RESTORING CITIZENS’ CONFIDENCE AND TRUST IN THE EUROPEAN PROJECT European Parliament Speech by Carsten Berg, Director of The ECI Campaign
On June 22nd the European Parliament has invited us, The ECI Campaign, to give a presentation on how to restore trust and confidence into the European project. Read the speech given in the European Parliament by Carsten Berg, Director of The ECI Campaign.
Ladies and Gentlemen, members of the Petitions committee, thank you for organising this hearing and inviting me to speak.
I feel honoured to represent here the The ECI Campaign which, for over 15 years, has worked for an effective European citizens’ initiative (ECI) right.
I am particularly glad to be here in this house as the Parliament is the institution that has been committed the most to making the ECI a working democratic instrument. We recognise and thank the Petitions Committee who supported the ECI a) at the 2003 Constitutional Convention on the Future of Europe, b) when it came to negotiate the ECI Regulation in 2010 and c) when you voted in favour of ECI reform and revision with a overwhelming majority in plenary already in 2015.
As you know the ECI provides 1 million European citizens with the same power to propose new laws to the Commission as the EP’s and Council’s right of legislative initiative (Art. 225 and Art. 241 TFEU). It is the world’s first element of transnational participatory and digital democracy. And it is the only genuinely European democratic instrument (while EP elections are always based on national party lists).
It is exactly made for the purpose which you have formulated in your program for this hearing. The ECI is there to: create opportunities to “facilitate public debate and engage Europeans” and help to “RESTORE CITIZENS’ CONFIDENCE AND TRUST IN THE EUROPEAN PROJECT”.
However, looking at the first five years of implementation the ECI has not fulfilled its promise yet. Citizens and ECI campaigners all tell us that the current ECI Regulation is fatally flawed, making them deeply frustrated when they try to use the ECI. The regulation requires ECI organisers to comply with unnecessary, burdensome and massively bureaucratic procedures.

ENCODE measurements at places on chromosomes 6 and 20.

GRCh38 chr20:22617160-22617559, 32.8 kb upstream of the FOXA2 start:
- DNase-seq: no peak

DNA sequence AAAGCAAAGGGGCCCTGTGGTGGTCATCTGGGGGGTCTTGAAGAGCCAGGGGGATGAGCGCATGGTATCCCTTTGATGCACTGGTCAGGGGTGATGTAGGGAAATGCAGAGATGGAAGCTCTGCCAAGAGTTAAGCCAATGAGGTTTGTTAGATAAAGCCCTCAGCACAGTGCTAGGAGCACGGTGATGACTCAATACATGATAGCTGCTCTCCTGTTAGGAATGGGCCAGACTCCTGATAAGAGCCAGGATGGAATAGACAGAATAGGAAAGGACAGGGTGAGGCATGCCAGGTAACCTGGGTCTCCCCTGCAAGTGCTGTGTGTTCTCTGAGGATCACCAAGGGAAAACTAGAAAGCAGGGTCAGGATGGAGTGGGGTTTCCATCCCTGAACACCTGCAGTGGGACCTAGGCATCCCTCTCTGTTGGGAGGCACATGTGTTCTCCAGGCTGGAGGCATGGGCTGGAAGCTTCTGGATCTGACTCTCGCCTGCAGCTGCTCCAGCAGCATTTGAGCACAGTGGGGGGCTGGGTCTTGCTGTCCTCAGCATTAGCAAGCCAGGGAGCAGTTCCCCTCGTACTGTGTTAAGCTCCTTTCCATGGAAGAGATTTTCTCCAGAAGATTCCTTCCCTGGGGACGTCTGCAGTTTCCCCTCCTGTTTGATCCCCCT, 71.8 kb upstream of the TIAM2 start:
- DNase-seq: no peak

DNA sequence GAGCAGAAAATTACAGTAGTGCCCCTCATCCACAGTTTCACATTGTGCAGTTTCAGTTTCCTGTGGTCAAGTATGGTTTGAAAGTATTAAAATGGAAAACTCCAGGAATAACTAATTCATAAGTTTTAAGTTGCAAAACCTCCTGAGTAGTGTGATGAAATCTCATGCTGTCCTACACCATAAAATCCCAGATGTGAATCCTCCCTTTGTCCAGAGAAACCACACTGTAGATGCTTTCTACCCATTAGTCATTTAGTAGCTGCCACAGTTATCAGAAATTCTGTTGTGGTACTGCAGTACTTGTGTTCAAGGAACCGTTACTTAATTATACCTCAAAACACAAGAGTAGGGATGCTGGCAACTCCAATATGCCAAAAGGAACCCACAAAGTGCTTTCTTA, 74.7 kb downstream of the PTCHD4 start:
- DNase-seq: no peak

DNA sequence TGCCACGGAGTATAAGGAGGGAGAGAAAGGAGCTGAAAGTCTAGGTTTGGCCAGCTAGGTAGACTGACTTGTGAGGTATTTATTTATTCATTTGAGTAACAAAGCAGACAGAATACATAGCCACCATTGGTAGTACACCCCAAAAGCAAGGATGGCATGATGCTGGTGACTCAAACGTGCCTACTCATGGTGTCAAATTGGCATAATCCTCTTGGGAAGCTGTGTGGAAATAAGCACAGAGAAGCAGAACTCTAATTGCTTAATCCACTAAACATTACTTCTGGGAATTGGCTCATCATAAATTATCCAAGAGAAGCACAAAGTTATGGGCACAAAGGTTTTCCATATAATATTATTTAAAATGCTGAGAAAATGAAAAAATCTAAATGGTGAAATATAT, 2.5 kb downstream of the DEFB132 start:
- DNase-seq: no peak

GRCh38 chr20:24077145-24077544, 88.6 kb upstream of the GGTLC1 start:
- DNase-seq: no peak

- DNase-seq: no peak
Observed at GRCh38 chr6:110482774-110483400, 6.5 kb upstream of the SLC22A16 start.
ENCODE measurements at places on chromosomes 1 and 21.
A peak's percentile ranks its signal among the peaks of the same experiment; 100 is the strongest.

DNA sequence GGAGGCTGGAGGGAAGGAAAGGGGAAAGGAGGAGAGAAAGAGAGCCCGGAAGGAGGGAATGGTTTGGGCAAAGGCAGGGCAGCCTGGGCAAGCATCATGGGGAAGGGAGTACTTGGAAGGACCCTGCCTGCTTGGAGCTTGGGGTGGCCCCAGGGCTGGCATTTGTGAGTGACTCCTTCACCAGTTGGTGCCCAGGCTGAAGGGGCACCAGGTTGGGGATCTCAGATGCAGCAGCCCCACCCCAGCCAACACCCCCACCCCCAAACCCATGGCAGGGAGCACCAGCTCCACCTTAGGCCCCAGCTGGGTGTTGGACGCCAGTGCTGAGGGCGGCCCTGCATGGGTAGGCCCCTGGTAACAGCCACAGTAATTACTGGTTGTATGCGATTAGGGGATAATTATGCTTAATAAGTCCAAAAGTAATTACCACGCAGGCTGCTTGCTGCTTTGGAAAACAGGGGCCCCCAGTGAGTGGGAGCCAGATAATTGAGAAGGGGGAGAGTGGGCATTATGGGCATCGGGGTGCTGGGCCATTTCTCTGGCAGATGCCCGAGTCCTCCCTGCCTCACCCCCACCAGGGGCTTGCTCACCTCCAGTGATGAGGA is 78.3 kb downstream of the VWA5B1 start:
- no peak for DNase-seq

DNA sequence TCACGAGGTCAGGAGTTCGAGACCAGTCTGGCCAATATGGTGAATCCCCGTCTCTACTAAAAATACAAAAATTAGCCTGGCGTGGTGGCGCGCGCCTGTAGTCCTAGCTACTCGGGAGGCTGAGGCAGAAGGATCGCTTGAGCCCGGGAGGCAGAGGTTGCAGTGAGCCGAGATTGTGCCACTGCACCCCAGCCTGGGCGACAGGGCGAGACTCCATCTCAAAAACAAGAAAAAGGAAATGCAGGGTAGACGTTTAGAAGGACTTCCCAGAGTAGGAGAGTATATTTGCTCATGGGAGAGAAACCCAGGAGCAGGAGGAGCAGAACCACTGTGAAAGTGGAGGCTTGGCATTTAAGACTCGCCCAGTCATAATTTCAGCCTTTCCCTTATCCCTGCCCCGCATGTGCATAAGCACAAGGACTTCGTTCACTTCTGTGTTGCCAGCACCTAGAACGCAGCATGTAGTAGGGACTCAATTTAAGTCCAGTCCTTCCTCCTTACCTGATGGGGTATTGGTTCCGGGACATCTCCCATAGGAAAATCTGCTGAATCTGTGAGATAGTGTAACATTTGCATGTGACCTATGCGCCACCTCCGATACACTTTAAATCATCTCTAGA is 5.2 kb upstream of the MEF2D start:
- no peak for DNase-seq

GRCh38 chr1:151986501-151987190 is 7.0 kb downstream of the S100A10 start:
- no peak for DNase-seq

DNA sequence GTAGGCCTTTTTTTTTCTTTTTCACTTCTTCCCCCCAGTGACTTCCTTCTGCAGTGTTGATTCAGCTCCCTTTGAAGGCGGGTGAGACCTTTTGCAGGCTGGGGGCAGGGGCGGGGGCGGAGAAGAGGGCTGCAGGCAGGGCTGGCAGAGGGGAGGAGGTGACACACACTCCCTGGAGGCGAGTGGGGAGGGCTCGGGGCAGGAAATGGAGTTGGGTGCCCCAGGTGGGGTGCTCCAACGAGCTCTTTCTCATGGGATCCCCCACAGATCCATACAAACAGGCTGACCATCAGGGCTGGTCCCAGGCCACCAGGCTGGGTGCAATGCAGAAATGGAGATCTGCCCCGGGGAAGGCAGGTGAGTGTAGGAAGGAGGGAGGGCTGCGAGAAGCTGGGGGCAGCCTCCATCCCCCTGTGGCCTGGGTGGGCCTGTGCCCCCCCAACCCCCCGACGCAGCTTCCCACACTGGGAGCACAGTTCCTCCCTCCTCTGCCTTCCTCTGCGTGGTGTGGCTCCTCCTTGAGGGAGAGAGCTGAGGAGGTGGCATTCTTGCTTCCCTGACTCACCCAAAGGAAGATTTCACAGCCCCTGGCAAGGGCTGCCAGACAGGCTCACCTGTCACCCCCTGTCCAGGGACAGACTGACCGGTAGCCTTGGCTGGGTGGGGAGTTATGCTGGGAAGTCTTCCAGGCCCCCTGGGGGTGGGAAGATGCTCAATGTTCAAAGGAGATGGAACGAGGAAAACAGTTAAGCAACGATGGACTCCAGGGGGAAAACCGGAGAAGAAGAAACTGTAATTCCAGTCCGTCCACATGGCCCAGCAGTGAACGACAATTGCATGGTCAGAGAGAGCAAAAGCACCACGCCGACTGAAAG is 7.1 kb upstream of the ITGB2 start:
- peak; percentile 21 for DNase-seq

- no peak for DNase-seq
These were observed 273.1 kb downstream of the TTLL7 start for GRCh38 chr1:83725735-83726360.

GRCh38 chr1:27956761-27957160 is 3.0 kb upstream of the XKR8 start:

There is no political culture yet in the EU that would appreciate the benefits of participatory democracy. The Commission’s College even described the ECI as “dangerous” and a “potential threat for the EU project”, which reflects deep distrust in the EU institutions towards citizens’ participation and debate. However, if the EU does not trust citizens, citizens won’t trust the EU!
The European Court had to annul and reverse the Commission’s too restrictive decisions that declared ECIs inadmissible in an illegal way (ECI Stop TTIP and Minority Save Pack). The learning processes went too slow to properly adapt the instrument to citizens needs. In consequence the instrument had “fallen into an existential crisis” as Emily O’Reilly stated at our 2015 conference.
Only two months ago, Commissioner Timmermans finally admitted the problem and announced the ECI revision process – so there is a huge window of opportunity to change things now!
In this presentation I will first explore how to best reform the ECI regulation and look specifically at what the EP can do to fully exploit the ECI’s potential to actually facilitate public debate and engage Europeans in a meaningful way.
In a second step I will give a perspective on the “future of Europe debate” and the need for a Treaty Change /a new Constitutional Convention. In my view this is the most important, but also the most difficult debate in front of us.
II. So where are we with the ECI and how should it be reformed?
The ECI now stands at a dangerous crossroads. The ECI started off strong in 2012, peaked in 2013, then crashed in 2014 and hasn’t recovered since then. So far 62 ECIs were submitted, 42 registered, three succeeded.
All in all: 7.8 million signatures were collected, which has led to hundreds of events + debates and thousands of conversations across Europe.
BUT: none led to a legislative proposal or any meaningful new action.
So the first and most important change to the application of the ECI in our view is that:
1) Successful ECIs must result in a serious follow-up action by EU institutions (and that means there must be a public vote on the proposed ECI issue). Campaigners and citizens will only make wide use of the ECI if they have a fair chance of impacting policy. Otherwise the whole purpose and meaning of the ECI is undermined.